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Big Bang nucleosynthesis

In physical cosmology, Big Bang nucleosynthesis (or primordial nucleosynthesis) refers to the production of nuclei other than H-1, the normal, light hydrogen, during the early phases of the universe, shortly after the Big Bang.

It is believed to be responsible for the formation of hydrogen (H-1 or simply H), its isotope deuterium (H-2 or D), the helium isotopes He-3 and He-4, and the lithium isotope Li-7.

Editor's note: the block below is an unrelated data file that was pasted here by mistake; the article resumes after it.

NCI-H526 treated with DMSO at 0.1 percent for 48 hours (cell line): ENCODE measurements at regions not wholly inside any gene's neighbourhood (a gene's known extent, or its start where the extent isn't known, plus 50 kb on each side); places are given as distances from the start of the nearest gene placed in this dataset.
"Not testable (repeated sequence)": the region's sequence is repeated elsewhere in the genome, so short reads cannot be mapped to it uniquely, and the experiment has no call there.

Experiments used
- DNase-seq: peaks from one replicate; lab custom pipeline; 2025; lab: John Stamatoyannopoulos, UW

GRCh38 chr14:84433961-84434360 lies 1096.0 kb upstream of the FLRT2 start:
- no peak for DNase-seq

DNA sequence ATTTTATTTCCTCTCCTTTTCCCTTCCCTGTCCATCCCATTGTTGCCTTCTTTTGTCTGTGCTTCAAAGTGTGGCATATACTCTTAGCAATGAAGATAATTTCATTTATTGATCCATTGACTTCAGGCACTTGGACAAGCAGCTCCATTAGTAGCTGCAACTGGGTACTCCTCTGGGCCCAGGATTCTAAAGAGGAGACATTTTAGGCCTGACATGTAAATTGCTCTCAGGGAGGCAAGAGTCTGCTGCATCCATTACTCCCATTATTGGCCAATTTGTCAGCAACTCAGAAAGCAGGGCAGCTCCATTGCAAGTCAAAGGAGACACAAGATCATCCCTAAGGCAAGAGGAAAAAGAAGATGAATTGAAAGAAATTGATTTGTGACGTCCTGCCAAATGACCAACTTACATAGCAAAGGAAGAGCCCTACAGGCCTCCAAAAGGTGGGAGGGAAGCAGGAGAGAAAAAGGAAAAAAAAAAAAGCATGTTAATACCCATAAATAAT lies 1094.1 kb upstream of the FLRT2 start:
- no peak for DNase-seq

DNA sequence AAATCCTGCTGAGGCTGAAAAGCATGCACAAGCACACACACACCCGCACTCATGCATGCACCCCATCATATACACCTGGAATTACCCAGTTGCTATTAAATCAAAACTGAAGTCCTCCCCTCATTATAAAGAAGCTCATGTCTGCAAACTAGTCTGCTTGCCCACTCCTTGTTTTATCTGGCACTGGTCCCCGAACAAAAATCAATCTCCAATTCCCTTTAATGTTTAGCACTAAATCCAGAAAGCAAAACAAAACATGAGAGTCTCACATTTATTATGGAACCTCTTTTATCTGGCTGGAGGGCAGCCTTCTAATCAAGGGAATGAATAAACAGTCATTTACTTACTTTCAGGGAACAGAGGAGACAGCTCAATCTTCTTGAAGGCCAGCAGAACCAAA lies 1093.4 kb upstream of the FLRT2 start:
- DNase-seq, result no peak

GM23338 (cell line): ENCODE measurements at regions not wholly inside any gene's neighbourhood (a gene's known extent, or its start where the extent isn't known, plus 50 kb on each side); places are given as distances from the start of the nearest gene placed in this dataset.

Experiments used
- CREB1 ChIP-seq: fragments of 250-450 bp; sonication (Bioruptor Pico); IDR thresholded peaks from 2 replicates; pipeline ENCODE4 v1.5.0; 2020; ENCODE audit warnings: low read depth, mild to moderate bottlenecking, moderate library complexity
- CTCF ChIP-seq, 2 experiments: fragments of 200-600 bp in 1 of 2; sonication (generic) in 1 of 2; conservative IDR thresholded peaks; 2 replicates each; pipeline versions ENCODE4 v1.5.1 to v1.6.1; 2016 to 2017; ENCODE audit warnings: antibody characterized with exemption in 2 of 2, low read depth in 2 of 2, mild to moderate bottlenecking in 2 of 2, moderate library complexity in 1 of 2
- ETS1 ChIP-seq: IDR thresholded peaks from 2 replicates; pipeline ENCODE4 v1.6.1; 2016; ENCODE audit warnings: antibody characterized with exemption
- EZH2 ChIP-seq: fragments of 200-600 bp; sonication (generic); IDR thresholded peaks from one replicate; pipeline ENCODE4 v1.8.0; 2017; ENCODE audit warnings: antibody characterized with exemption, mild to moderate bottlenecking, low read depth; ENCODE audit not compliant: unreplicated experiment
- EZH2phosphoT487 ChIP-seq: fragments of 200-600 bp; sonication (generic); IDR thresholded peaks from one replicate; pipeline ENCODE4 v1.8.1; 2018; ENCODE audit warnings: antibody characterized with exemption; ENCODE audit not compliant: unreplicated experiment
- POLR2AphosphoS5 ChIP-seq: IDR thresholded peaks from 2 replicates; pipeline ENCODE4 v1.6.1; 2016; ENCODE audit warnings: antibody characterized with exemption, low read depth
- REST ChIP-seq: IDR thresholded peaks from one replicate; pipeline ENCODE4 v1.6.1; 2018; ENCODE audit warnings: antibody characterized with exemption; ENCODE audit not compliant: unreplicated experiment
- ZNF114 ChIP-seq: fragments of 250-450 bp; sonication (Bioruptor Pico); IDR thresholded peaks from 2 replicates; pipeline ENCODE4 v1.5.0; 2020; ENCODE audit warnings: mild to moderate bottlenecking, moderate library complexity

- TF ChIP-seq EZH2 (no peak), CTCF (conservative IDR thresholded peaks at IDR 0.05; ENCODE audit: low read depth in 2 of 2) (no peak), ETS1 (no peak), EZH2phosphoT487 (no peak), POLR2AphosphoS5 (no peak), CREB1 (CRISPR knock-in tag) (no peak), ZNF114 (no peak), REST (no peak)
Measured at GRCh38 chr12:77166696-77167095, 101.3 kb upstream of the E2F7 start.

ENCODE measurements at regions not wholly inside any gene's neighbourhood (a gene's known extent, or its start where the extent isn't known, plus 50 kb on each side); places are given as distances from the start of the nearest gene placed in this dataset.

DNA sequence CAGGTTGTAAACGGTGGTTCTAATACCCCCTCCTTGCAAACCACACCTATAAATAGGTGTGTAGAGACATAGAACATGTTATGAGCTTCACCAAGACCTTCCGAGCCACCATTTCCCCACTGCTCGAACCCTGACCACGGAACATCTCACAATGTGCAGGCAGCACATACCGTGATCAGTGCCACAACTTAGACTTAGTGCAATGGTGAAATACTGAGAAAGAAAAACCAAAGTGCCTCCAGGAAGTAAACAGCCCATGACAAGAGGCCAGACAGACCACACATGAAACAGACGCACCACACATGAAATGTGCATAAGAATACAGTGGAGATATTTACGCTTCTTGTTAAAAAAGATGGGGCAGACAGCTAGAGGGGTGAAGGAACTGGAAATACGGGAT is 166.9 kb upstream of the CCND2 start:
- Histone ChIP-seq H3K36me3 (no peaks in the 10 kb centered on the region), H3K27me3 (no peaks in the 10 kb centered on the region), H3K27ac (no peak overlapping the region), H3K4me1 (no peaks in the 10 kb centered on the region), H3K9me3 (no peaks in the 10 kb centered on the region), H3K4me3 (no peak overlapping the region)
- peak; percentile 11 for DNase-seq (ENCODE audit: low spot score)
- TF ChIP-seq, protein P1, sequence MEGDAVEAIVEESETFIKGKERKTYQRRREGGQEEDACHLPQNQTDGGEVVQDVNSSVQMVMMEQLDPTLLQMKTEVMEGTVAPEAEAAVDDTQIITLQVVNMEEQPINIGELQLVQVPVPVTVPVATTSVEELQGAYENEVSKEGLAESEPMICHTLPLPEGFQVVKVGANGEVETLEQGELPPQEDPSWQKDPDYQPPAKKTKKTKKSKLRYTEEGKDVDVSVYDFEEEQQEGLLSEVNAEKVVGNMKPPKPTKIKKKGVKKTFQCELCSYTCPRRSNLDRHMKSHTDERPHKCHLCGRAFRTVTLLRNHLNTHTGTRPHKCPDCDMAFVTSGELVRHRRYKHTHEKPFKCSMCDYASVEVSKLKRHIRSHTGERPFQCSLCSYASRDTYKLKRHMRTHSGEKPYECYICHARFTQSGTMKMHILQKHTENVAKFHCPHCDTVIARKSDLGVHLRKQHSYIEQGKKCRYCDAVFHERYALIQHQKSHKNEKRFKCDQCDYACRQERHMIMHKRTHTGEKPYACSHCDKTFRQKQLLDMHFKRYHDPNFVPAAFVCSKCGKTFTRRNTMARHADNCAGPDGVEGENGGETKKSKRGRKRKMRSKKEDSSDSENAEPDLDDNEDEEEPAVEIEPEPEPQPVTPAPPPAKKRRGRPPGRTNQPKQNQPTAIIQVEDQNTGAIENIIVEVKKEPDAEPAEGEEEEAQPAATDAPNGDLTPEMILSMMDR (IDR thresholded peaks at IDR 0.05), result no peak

Big Bang nucleosynthesis begins about one minute after the Big Bang, when the universe has cooled enough to form stable protons and neutrons, after baryogenesis.

From simple thermodynamical arguments, one can calculate the fraction of protons and neutrons based on the temperature at this point.

This fraction is in favour of protons, because the higher mass of the neutron results in a spontaneous decay of neutrons to protons with a half-life of about 15 minutes.

Note:   The above text is excerpted from the Wikipedia article "Big Bang nucleosynthesis", which has been released under the GNU Free Documentation License.
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November 28, 2015

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